We are to bring every thought, every day, every moment, into captivity to the ownership of Christ.

Caesar is not Lord, despite the claims of the first-century pagans. Jesus is Lord.

God did not "authorize" the set-apart ("holy") days of Purim, or the set-apart days of Hannakuh ("Festival of Lights"), or the set-apart days of Christmas. God's people "captured" these days to honor the Lord. And at least in the first two cases, God approved, the first by including in the Bible an entire book to explain the holiday's origins, and in the second case by having Jesus right in the middle of the festivities.

WEB Matt 23:24 You blind guides, who strain out a gnat, and swallow a camel!
Focusing on the tithing of pennies, and completely missing the far more important tasks of justice and mercy and fidelity. How can you be faithful to Jesus if you're going around yelling, "Don't freely honor him whenever the opportunity arises! Stick to the legalistic rules that we assume apply because we know Jesus only cares about exact obedience and not about the heart!"
WEBm Matt 15:7 You hypocrites! Well did Isaiah prophesy of you, saying,
8
‘These people draw near to me with their mouth,
and honor me with their lips;
but their heart is far from me.
9
And in vain do they worship me,
teaching as doctrine rules [like "No Christmas!"] made by men.’”








--------

1. These holidays don't actually have pagan origins, but most people believe they do, and trying to explain otherwise in the blog post would just get in the way of my message.

Monday, November 13, 2017

Being Good Out of Self-Seeking?

What motivates a person to be a Christian?

Isn't it ultimately for the sake of the person himself? Perhaps to avoid hell, or to gain paradise, or because he's driven to serve a principle, such as the principle of Righteousness, or the principle of Truth?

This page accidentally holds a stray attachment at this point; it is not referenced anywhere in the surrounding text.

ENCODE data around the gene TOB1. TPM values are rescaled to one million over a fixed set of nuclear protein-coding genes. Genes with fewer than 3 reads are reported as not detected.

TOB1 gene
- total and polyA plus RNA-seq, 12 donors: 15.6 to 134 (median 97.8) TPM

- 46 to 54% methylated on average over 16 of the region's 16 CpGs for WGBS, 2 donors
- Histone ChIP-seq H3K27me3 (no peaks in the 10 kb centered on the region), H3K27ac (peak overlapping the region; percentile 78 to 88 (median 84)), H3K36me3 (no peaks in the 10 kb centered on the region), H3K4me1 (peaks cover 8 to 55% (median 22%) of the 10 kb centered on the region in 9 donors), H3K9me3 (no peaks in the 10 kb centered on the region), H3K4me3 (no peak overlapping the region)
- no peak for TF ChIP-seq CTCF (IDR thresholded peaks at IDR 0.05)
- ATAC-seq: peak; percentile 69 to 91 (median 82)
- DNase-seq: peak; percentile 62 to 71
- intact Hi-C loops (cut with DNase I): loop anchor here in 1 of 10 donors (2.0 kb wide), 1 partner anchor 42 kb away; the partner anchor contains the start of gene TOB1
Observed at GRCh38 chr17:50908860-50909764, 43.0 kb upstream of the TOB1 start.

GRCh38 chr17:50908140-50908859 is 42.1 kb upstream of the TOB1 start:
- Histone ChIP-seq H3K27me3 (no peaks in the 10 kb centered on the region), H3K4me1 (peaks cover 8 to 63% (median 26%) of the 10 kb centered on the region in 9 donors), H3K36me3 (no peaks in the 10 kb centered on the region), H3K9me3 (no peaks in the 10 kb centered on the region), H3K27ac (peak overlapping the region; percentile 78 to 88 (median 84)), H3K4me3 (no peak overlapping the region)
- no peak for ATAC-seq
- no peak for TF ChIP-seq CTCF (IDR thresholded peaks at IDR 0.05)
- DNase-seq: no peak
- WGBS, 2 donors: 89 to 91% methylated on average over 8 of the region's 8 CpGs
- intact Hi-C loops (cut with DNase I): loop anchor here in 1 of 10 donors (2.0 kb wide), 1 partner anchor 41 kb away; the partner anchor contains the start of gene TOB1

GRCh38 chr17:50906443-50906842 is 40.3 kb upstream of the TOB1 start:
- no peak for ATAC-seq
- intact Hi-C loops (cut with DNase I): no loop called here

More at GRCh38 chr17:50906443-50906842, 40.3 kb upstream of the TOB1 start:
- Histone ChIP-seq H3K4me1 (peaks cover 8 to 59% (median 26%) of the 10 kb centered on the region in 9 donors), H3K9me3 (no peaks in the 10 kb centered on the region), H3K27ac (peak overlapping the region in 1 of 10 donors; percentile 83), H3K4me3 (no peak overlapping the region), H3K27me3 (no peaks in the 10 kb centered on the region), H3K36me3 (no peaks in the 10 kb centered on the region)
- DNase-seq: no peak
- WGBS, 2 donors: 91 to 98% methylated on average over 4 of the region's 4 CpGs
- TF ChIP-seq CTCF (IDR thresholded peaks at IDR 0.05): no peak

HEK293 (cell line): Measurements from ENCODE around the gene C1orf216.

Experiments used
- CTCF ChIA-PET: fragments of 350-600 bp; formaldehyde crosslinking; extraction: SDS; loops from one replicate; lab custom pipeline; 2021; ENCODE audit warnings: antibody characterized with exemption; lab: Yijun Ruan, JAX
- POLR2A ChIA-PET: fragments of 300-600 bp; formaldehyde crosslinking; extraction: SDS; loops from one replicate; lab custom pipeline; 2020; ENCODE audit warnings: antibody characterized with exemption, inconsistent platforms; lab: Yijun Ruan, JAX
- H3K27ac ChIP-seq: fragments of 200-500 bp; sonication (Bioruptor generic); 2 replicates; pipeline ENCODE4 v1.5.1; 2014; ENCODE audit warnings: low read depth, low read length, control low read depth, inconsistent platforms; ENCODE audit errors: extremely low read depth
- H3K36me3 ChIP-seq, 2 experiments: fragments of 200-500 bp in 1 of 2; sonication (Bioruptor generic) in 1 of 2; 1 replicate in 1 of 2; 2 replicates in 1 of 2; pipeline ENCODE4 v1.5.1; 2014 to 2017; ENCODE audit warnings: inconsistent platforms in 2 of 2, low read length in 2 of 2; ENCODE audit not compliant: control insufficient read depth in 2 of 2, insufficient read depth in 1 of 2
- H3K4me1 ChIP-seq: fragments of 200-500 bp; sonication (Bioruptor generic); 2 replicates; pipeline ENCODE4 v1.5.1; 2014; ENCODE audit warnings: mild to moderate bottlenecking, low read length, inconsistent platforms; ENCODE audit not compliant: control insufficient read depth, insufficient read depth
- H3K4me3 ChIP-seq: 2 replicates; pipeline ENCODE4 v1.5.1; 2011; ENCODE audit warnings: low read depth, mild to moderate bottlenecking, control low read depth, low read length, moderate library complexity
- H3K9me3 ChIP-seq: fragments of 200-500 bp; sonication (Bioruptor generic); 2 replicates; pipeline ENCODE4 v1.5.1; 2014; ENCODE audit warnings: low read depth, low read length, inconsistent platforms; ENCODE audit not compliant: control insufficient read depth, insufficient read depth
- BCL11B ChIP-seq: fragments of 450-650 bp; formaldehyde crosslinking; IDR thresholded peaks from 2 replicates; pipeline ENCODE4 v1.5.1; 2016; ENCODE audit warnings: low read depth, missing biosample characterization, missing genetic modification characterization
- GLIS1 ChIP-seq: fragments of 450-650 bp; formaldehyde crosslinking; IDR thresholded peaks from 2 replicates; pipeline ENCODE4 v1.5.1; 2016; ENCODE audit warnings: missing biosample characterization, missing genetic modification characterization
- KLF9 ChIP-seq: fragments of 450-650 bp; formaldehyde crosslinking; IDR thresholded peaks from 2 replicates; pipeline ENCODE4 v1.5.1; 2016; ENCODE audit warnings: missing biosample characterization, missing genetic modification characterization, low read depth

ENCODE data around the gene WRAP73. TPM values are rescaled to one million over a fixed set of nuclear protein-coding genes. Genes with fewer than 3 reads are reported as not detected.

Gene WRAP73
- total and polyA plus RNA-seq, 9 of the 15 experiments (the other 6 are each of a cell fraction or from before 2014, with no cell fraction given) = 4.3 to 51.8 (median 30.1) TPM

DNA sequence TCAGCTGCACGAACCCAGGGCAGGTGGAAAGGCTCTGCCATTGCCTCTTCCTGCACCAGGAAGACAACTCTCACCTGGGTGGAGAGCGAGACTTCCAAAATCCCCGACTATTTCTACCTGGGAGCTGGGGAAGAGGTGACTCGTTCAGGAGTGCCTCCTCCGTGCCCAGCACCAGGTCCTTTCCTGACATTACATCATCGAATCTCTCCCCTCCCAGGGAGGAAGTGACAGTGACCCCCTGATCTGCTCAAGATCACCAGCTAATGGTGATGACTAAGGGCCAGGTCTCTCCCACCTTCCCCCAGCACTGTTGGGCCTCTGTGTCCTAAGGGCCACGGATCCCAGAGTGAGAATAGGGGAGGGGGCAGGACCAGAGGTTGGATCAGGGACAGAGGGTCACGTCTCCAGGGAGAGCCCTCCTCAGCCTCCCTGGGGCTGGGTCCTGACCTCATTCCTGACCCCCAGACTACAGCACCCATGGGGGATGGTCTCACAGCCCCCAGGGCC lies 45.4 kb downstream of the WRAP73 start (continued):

Whatever the motivation, does it not boil down to a selfish, "#1 gets what he wants in the end" reason?

And that has bothered me. I should seek to be righteous for selfless reasons, not for selfish reasons. And yet, no matter how I turn it and look at it, the reasons boil down to "My Choice", which means I'm getting my way, which means ultimately, selfishness.

No matter how selfless my choices in this life, ultimately they're driven by a selfish hope of a valuable pay-off in the future.

And I don't want to be selfish.

But then I read a passage I've heard/read many times before, and realized, Jesus sacrificed himself for his own selfish reason. Here it is:
WEB Heb 10:looking to Jesus, the author and perfecter of faith, who for the joy that was set before him endured the cross, despising its shame, and has sat down at the right hand of the throne of God.
 Jesus endured the cross because he saw a valuable pay-off in the future - "Joy".

If Jesus can be selfish in his motivation to do the right thing, I reckon I can be, too.

Tuesday, September 26, 2017

Pharos Printing from Linux


Pharos Printing from Linux
This document assumes you’re installing on a Debian 9.x computer, and that you’re printing to a Pharos release station, not to an actual Pharos printer queue. If you need the latter, you can probably add the functionality by recoding /usr/local/bin/pharospopup to ask for a password, and recoding /usr/lib/cups/backends/pharos to process that password, but I’ve not looked into that at all. Maybe next year, in the Year of the Linux Desktop ;-)